At this altitude, this airspeed would put them beyond the speed of sound, but this would only be indicated airspeed since the terminal velocity of the P-47 is 600 mph,10 and the airspeed indicator was a straight pitot-static system with no air data computer for altitude and temperature correction. Also one would have to wonder how this airspeed was calculated since the early P-47 airspeed indicators only went up to 500 mph. To clarify this, the airspeed indicated was the equivalent of 725 mph, so the indicated airspeed would be calculated by engineering on the ground. Since this phenomena was not unique only to the P-47, later model airspeed indicators showed airspeeds up to 700 mph.

    The conventional three-bladed propeller could not efficiently utilize the power of the new engine, and a four-bladed propeller was adopted. Although this propeller was an admirable solution to the power gearing of the engine, the problem remained of providing sufficient ground clearance for its 12-foot (3.66 m) diameter. If a conventional undercarriage were to be employed, its suspension would have been too far outboard to permit the wing installation of the guns and ammunition requested by the USAAF. Therefore, Kartveli had to design a telescopic landing gear which was nine inches shorter retracted, than when extended. Numerous other problems were to be faced in absorbing the loads and stresses which would be imposed when a battery of eight 0.50 caliber guns, (a phenomenal heavy armament for that time) were fired simultaneously, and in providing the necessary tankage for the quantities of fuel stipulated to make the machine the first true single-engined strategic fighter.

The P-47D-15-RE Thunderbolt on top, was the first version to have underwing pylons to use droppable fuel tanks. Below is a P-47D-1 with white bands on the nose and tail to distinguish it from the Focke-Wulf Fw 190A.

    The P-47B entered USAAF service in November 1942, becoming officially operational with the Eighth Air Force stationed in the UK on April 8, 1943. However, the P-47B's range was not adequate for escort duties and its maneuverability at low and medium altitude was poor. Since it was almost twice as heavy as its opponents, it exhibited a poor rate of climb, but had other advantages that more than compensated where it was lacking. In spite of its early shortcomings, the P-47 at least showed promise as a measure of real protection for Allied bombers which had previously suffered very heavy losses.

    In January 1943, when the USAAF's 56th Fighter Group arrived in the United Kingdom with its massive Republic P-47 Thunderbolts, RAF Spitfire fighter pilots banteringly suggested that their American colleagues would be able to take evasive action, when attacked by undoing their harnesses and dodging about the fuselages of their huge mounts. Although the Thunderbolt was certainly big, making it the largest and heaviest WWII single engined single-seat fighter ever built, its sheer size was not to prove detrimental to the Thunderbolt's subsequent operational career.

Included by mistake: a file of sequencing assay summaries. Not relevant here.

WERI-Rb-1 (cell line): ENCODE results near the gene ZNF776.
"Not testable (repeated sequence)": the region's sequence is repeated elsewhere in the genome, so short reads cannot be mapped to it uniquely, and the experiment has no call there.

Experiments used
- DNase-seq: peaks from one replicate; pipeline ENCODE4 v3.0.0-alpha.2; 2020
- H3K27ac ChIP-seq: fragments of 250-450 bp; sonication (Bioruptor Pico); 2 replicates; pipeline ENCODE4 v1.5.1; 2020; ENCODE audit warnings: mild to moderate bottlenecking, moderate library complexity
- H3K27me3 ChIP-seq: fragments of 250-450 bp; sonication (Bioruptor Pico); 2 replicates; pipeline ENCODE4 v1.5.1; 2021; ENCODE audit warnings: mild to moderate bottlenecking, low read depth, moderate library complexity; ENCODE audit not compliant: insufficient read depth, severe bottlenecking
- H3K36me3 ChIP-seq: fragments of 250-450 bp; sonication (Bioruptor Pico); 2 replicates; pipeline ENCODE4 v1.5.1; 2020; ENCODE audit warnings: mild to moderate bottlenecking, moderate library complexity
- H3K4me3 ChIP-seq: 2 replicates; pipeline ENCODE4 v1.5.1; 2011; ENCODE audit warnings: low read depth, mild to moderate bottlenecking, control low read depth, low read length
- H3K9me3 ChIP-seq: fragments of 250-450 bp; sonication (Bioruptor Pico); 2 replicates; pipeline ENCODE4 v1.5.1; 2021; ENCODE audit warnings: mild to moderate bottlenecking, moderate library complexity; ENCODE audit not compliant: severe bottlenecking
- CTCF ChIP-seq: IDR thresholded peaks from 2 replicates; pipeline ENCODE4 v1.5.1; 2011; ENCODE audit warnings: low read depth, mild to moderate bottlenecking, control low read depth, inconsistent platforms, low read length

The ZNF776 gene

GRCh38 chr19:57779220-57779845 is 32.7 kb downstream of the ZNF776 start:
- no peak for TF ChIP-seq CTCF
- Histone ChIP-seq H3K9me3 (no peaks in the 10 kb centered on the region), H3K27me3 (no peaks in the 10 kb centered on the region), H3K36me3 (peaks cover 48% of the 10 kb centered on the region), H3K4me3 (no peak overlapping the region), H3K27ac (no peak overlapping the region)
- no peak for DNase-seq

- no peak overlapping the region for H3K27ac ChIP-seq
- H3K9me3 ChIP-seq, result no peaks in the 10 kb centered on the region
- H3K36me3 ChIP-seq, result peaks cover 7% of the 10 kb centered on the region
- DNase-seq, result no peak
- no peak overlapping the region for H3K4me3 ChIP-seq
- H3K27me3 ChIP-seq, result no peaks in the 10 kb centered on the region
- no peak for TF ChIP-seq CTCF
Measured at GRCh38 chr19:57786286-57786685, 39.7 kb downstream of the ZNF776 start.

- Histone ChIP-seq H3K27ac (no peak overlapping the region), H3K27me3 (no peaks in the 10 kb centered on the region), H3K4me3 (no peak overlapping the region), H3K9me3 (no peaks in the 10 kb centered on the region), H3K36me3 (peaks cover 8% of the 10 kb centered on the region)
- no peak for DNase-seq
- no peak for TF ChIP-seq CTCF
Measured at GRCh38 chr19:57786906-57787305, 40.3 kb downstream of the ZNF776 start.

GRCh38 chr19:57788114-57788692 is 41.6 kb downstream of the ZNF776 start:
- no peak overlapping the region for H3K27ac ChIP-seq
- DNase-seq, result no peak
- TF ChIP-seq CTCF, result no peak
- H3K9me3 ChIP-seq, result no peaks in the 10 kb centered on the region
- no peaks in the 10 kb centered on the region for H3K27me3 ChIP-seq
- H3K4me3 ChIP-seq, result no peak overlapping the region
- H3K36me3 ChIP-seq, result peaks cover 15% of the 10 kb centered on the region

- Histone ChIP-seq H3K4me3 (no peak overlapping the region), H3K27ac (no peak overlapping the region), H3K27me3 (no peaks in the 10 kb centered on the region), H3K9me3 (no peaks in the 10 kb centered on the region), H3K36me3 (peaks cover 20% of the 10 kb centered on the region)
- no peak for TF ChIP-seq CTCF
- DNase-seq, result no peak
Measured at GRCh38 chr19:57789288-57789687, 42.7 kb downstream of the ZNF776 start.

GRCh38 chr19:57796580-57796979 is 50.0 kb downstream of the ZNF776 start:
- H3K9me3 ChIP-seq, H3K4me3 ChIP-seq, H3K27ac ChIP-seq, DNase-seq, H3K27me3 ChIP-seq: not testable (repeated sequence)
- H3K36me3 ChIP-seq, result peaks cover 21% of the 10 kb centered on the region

The first tasks of the Thunderbolt were high-altitude escort duties and fighter sweeps in which the new aircraft acquitted itself well, despite the inexperience of its pilots. It was soon discovered that the heavy Thunderbolt could out-dive any Luftwaffe fighter, or for that matter, any Allied fighter. This provided a decisive method of breaking off combat when necessary, but at low and medium altitudes it could not match the rate of climb or maneuverability of German fighters. It's one main shortcoming was that of insufficient range to permit deep penetration into Germany, but means were already being sought to add to the P-47B's 305 US gallons of internal fuel.

    At the time of the Thunderbolt's European debut, radial-engined single-seat fighters were a rarity, the only other such fighter operational in Europe being the Focke-Wulf Fw 190A. To prevent confusion between the two fighters of the opposing sides, the engine cowlings of the Thunderbolts were painted white and white bands were painted around the vertical and horizontal tail surfaces—an appropriate comment on recognition standards appertaining at that time, as it would seem impossible to mistake the sleek and beautifully-contoured German fighter for the portly Thunderbolt. However, mistakes in aircraft recognition were common while making split-second decisions in the frantic pace of combat.

    By mid-1943, improved P-47Cs were becoming available with external fuel tanks to increase range and a longer fuselage to improve maneuverability. The P-47D was the major production version of which 12,602 were produced. Early P-47Ds looked very much similar to the P-47C, but there were 21 variants of this model. 354 P-47Gs were built by Curtiss in Buffalo and 130 P-47Ms were built with a 2,500 hp engine giving a maximum speed of 473 mph (761 km/h). The P-47M version was used for anti V1 Flying Bomb duties.

    The final model, the P-47N, had extended wings and an additional 100 US gallons of fuel. It was developed too late to see much action in Europe and was primarily used in the Pacific theater. The fastest model was the XP-47J, which did not go into production. On August 4, 1944, this plane reached a level speed of 504 mph. Production plans were shelved in favor of another P-47 development, the Republic XP-72.

    P-47s flew more than 546,000 combat sorties between March 1943 and August 1945, destroying 11,874 enemy aircraft, some 9,000 locomotives and about 6,000 armored vehicles and tanks. Only 0.7 per cent of the fighters of this type dispatched against the enemy were lost in combat. As a testament to the survivability of the P-47, it should be noted that the top ten aces who flew the P-47 returned home safely. Before the war was over, a total of 15,579 Thunderbolts were built, about two-thirds of which reached operational squadrons overseas.